Bermuda Hundred Campaign in Chesterfield County, VA
Dodd Park at Point of Rocks
Prior to Union occupation of the Point of Rocks area, a Confederate signal station was located there. On June 28, 1862, Federal gunboats approached Point of Rocks during McClellan's Peninsula Campaign. The foray was turned back by the Surry Light Artillery who had their guns placed on top of the large rock outcropping just downriver form the current park. A lucky shot by one of the Surry Artillery's antiquated guns disabled a Federal gunboat. The boat was set on fire and abandoned in the Appomattox River.
The memoirs of Private B.W. Jones recount this episode where a small band of Confederates at Point of Rocks repulsed the Union Army three years before the siege of Petersburg. The elevated location of Point of Rocks provided a logical point for a signal station or observation tower. The clearest accounts of this action were printed under the "Stars and Bars: A history of The Surry Light Artillery, Reflections of a Private Solider in the War Between the States". The Everett Waddy Company privately printed this account in Richmond in 1902. Private Jones' account; recorded June 28, 1862, recounts that on June 26" as a roll call was being taken: a boom of a cannon was heard downriver, and a shell flew through the camp signaling the approach of the Union Army gunboats on Point of Rocks. There were other rounds of fire that apparently tried to uncover where Confederate troops might be located.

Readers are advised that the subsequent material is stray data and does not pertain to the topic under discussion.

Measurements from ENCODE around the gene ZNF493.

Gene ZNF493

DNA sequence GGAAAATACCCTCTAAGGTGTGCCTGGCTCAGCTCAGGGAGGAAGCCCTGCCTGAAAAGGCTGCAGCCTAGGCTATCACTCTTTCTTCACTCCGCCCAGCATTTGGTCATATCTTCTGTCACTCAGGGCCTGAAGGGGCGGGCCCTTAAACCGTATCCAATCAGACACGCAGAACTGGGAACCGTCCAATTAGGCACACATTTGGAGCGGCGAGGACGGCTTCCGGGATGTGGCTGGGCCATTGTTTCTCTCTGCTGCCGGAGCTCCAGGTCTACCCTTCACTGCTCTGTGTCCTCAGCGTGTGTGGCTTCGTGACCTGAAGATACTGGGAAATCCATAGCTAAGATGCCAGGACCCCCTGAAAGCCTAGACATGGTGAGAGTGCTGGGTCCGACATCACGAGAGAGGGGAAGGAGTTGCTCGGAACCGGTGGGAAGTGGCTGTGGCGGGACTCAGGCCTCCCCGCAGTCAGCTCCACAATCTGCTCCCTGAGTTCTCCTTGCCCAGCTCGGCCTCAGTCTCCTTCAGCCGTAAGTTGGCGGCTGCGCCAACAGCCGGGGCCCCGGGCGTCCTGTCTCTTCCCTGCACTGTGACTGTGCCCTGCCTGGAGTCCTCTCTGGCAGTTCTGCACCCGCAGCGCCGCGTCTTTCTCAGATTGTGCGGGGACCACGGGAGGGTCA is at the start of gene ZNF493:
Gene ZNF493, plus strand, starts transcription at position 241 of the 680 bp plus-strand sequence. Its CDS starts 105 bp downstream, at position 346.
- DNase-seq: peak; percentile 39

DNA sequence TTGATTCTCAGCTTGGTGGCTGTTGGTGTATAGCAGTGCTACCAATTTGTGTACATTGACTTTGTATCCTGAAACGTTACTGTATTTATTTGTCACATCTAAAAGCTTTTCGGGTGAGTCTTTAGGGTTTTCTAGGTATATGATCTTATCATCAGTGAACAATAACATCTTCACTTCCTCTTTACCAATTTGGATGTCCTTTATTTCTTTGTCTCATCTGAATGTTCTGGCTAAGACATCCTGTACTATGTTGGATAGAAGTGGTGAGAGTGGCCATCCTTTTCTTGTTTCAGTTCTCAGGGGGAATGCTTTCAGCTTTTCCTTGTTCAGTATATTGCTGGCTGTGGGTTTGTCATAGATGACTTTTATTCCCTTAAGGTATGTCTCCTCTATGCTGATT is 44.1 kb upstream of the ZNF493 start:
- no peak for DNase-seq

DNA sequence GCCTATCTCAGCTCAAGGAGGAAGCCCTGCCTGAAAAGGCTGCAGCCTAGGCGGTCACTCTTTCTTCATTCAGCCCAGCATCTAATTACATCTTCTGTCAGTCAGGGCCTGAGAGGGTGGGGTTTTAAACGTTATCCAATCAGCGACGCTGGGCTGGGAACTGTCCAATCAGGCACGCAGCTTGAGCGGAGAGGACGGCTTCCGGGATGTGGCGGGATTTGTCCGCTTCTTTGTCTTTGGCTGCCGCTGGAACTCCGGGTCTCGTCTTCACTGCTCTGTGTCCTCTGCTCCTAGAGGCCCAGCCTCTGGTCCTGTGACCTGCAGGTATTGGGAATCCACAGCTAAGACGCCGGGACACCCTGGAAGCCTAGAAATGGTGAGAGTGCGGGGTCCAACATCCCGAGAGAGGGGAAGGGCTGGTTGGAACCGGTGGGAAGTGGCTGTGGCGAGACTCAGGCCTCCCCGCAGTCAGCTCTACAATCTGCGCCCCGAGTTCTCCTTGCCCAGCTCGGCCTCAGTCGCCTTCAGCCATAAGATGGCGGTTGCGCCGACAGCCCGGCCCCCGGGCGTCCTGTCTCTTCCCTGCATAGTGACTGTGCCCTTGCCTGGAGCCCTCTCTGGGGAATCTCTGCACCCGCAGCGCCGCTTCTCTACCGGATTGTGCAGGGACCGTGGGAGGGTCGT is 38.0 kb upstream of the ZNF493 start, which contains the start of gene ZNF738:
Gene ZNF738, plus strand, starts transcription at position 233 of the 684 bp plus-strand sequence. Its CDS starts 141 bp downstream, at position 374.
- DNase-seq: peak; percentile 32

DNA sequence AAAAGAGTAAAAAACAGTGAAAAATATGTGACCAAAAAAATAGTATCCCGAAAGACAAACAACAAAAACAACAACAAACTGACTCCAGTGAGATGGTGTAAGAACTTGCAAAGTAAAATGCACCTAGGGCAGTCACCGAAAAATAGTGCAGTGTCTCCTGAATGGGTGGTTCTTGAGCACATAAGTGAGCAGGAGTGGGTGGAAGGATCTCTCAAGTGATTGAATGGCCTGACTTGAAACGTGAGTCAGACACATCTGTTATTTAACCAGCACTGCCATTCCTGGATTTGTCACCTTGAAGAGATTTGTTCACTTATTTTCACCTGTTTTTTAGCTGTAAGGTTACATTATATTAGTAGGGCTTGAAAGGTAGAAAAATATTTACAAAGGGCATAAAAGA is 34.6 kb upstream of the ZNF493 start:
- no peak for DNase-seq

There were about 60 Confederate troops at Point of Rocks, concealed by the large boulders on the bluff. The leading The leading Union gunboat was some 50 yards from the Confederate position when they were halted by Confederate fire. The fall of darkness and the elevated position of the Confederate troops aided their defense. Confederate reinforcements under the command of J.T. West took up a position behind the large boulders on this bluff. They fired into the gunboat's portholes when they opened. The infantry remained sheltered by the "masses of rock that lie around on either side of the Point." The battle lasted for over two hours. The Confederates placed a shell though the hull one of the boats "that obliged them to run the craft aground," to keep it from sinking in deep water. The Union troops took off their valuables and then burned and abandoned the boat. The natural bluffs at Point of Rocks therefore checked this Union advance and probably prolonged the life of the Confederacy and the war. (Pictured left is Dodd Park in 1865)